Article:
The Emergence of Urban Planning in the South, 1880-1930


Atlanta’s modern skyline

From Tropics of Meta by Alex Sayf Cummings author Democracy of Sound: Music Piracy and the Remaking of American Copyright in the Twentieth Century:

To take a bibliography of southern history on its face, one could conclude that urban planning never touched the American South.  No historian has yet made a comprehensive study of planning in southern cities.  Southern urban planning has enjoyed the full attention of scholars only in the occasional dissertation or journal article, and these have taken the form of case studies looking at planning in a few cities or a single state.[1]  Otherwise, scholarly treatment of southern planning has played a supporting – and distinctly minor – role in more general studies of southern urban development, wherein a historian discusses planning for a few pages before moving on to topics like commercial architecture, railroad development, or the ideology of boosterism. Taken together, the direct and indirect studies provide a rough outline of how southerners responded to city environments between 1880 and 1930: urban planning emerged in the South in the early twentieth century in answer to the disorder created by rapid urbanization and industrialization after Reconstruction, first manifesting as private efforts to beautify the urban landscape and later as official government programs to make more efficient and stable cities.  Given the lack of direct attention paid to the subject, this picture necessarily lacks the completeness that a comprehensive study could bring; in particular, historians’ overriding focus on the role of business elites in shaping the landscape has kept scholars from fully understanding the complexity of planning the southern city.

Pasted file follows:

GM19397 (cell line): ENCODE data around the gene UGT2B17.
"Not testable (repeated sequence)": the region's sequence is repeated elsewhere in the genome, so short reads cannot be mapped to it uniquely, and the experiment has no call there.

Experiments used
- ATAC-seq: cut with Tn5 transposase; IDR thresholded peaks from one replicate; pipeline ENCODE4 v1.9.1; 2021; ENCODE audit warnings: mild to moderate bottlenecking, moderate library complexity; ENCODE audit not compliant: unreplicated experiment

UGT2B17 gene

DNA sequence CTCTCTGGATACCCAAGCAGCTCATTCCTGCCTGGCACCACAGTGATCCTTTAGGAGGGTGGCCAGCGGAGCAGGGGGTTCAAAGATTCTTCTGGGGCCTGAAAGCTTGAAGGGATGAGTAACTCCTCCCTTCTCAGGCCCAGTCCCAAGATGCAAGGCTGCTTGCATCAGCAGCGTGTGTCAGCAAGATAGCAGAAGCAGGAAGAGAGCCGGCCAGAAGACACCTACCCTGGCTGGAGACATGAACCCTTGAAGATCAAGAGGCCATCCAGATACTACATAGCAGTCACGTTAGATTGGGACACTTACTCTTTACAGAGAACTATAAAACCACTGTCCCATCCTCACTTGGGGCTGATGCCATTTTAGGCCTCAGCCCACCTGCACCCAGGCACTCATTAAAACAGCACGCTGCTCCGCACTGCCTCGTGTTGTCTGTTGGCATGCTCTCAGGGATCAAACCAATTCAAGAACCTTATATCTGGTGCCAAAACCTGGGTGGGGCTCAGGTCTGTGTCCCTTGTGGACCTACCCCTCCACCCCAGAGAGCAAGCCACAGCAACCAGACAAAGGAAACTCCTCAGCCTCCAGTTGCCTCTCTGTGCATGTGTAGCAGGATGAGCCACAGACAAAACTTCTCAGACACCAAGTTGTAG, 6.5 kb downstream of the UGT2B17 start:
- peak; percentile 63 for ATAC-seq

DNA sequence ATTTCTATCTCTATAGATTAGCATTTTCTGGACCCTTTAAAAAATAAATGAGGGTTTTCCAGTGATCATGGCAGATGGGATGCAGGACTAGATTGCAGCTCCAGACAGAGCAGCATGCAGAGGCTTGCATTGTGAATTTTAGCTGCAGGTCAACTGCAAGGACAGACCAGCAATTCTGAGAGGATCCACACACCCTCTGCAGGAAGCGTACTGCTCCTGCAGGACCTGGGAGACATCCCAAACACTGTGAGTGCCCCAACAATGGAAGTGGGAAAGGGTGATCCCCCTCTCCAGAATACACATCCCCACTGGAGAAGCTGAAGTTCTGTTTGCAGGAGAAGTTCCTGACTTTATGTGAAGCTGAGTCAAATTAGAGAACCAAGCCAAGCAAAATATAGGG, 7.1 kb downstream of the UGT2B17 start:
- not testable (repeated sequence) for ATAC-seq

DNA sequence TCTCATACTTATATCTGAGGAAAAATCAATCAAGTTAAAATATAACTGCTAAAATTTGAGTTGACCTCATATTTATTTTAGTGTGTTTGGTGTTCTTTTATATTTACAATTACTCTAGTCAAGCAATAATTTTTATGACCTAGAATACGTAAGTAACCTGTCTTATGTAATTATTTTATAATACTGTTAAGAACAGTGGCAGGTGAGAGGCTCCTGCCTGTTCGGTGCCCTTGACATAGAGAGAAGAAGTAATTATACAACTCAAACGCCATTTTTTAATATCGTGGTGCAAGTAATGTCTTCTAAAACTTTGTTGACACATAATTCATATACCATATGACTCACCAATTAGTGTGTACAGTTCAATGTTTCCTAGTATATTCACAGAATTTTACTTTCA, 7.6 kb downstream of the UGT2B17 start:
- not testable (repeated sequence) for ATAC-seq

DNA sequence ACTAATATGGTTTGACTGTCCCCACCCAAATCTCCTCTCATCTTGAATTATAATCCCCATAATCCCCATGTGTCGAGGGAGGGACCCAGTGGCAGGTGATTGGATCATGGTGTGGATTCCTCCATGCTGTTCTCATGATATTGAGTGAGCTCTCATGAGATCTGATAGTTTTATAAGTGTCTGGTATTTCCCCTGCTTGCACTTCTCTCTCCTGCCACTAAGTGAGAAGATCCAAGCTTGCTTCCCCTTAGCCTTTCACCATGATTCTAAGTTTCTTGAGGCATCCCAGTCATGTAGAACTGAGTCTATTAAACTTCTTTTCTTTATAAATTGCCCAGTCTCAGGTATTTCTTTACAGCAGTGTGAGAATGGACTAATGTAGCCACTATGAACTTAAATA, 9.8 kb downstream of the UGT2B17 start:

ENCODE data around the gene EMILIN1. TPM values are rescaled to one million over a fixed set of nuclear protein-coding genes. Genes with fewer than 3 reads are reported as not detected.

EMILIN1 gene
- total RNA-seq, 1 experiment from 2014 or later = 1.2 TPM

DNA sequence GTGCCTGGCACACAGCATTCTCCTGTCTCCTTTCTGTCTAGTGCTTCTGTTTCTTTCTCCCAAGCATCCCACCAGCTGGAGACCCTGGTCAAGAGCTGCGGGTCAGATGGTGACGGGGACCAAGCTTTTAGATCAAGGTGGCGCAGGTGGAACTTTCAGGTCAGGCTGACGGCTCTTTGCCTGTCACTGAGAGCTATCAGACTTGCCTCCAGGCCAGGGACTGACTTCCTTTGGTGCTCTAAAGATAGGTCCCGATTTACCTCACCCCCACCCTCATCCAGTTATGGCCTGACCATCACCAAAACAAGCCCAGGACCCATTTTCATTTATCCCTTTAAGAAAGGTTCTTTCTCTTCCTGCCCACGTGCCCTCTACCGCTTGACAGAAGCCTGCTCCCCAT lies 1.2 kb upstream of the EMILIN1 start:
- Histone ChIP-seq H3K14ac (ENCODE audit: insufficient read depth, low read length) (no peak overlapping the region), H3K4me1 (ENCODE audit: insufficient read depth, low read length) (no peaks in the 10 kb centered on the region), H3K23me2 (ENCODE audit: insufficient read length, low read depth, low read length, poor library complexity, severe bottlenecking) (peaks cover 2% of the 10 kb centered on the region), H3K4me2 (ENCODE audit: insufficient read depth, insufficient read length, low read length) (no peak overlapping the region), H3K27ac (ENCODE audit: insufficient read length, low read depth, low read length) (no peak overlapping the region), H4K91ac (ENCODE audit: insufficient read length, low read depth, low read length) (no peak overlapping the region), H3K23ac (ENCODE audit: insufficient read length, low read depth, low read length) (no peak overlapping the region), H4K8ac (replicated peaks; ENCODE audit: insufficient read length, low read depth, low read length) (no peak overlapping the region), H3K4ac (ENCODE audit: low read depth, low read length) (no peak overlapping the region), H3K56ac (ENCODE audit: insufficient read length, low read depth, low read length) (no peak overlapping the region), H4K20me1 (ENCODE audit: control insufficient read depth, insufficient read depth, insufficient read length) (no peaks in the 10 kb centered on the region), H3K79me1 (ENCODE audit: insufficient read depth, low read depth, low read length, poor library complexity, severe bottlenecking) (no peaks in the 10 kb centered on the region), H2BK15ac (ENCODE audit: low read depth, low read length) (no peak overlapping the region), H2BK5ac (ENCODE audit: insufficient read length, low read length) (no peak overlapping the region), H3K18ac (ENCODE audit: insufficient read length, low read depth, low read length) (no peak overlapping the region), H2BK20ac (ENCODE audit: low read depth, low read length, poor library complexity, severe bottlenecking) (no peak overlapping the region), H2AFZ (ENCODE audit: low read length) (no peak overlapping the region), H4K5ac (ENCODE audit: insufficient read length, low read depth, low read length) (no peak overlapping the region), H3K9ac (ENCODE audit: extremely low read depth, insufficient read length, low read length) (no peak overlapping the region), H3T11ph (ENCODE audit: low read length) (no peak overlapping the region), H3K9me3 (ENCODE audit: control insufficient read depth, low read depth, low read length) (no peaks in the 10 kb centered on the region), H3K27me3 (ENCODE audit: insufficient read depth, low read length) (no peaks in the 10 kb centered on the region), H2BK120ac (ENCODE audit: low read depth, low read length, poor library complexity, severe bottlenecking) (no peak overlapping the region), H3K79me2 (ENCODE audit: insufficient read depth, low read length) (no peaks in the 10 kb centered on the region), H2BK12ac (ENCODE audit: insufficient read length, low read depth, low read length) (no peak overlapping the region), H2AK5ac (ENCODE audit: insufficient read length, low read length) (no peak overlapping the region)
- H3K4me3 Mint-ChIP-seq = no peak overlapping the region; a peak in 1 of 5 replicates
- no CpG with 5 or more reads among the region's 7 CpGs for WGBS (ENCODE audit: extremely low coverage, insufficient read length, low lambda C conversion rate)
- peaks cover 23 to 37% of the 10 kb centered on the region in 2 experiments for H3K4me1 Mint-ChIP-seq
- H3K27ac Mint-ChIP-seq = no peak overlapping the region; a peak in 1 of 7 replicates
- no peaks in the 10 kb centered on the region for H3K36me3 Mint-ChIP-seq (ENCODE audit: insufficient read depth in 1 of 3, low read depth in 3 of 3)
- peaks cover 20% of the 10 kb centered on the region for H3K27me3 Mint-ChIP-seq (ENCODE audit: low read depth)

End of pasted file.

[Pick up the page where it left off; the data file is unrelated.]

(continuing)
The historical study of southern cities, and planning in particular, long received little attention.  Surveying the field in 1953, the editors of The Journal of Southern History noted that considerable territory lay open for southern historians to explore in the cities:  “Much has been written about the rural South, but there is to date too little tangible evidence that the southern scholar has thought much about the urban South.”[2]   The authors went on to identify “city planning and lack of planning” as one of the topics as yet neglected by historians.  More than ten years later, Norman Johnston observed in a study of urban planner Harland Bartholomew, “The present state of an historical record of twentieth century planning processes in the United States is marked primarily by its paucity.”[3]  By the 1960s few scholars had tackled the subject of southern cities directly or of American planning in general.

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